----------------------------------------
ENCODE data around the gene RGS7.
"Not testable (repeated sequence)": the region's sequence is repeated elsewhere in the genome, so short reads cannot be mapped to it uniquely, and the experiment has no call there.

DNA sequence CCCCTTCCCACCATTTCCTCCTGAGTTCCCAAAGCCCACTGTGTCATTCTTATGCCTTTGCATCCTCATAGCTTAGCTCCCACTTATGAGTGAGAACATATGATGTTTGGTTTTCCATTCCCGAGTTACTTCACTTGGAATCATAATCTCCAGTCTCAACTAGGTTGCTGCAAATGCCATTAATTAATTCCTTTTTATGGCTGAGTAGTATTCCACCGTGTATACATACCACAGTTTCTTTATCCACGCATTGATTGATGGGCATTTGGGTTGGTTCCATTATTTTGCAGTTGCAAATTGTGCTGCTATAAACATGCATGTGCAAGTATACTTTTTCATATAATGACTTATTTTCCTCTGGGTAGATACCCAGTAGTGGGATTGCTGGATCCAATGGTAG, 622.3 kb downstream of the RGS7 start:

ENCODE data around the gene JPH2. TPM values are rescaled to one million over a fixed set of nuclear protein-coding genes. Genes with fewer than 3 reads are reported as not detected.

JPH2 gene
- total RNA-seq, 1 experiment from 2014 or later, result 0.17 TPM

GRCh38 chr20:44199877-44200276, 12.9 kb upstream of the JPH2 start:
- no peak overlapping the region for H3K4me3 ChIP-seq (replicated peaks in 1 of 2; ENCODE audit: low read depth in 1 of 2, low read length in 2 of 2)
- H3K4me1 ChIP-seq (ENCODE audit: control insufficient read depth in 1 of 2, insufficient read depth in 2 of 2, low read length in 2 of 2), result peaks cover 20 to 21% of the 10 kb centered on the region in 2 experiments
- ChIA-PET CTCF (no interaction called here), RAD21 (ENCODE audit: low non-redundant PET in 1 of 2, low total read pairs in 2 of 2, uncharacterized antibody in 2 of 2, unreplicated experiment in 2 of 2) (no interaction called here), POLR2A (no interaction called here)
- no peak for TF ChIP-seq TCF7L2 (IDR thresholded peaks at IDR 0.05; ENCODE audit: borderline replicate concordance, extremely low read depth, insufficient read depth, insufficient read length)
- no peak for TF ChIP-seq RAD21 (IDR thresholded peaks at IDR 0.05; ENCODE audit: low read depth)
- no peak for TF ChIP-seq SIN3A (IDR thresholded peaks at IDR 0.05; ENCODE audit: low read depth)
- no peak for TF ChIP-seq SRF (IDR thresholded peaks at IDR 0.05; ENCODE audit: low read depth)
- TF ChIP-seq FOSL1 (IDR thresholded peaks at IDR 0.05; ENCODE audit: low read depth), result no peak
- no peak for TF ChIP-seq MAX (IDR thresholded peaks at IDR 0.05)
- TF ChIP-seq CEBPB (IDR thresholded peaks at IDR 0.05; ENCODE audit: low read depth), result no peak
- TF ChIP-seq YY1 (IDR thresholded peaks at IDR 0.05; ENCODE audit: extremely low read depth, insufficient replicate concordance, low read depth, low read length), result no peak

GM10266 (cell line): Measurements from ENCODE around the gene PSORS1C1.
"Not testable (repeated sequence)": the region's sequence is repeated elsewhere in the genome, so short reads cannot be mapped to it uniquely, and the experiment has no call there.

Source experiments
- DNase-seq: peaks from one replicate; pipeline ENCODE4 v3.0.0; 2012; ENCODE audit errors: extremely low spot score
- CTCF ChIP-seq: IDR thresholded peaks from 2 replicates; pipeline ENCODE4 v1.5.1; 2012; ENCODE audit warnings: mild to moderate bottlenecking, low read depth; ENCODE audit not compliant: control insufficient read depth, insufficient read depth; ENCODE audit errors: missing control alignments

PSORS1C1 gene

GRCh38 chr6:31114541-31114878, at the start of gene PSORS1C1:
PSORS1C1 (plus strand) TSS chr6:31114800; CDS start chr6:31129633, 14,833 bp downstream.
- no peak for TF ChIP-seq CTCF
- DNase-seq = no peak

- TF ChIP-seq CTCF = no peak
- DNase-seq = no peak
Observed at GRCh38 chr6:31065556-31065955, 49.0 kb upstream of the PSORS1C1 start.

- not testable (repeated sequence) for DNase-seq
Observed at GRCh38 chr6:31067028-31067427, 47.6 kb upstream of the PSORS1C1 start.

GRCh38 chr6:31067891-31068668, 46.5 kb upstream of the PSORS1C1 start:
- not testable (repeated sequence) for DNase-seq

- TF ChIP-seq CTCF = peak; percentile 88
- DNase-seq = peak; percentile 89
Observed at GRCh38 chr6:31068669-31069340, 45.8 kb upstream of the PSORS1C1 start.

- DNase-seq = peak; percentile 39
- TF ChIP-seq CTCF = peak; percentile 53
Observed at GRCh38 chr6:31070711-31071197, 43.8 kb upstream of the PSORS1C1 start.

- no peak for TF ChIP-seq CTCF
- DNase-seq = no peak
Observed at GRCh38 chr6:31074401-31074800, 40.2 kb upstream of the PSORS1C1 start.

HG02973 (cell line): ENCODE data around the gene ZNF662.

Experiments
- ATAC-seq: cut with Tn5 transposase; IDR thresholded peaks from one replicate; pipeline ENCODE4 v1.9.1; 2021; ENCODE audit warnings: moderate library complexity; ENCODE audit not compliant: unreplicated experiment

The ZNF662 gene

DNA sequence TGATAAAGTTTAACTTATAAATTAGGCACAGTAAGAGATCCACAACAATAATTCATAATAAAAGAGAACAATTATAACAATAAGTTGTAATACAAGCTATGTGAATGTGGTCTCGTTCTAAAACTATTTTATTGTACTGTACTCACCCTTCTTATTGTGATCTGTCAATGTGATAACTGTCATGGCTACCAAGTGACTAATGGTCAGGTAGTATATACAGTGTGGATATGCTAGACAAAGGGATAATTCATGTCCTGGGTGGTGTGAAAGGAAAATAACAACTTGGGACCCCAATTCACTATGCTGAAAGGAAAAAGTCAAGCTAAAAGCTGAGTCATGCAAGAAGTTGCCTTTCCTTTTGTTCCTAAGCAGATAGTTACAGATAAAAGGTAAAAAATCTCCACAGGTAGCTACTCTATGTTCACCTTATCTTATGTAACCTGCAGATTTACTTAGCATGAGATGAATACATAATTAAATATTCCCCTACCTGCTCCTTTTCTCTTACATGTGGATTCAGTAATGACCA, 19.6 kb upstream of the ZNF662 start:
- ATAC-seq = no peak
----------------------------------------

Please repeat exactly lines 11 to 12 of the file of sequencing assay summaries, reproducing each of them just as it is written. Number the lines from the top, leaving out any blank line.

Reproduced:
- no peak for TF ChIP-seq TCF7L2 (IDR thresholded peaks at IDR 0.05; ENCODE audit: borderline replicate concordance, extremely low read depth, insufficient read depth, insufficient read length)
- no peak for TF ChIP-seq RAD21 (IDR thresholded peaks at IDR 0.05; ENCODE audit: low read depth)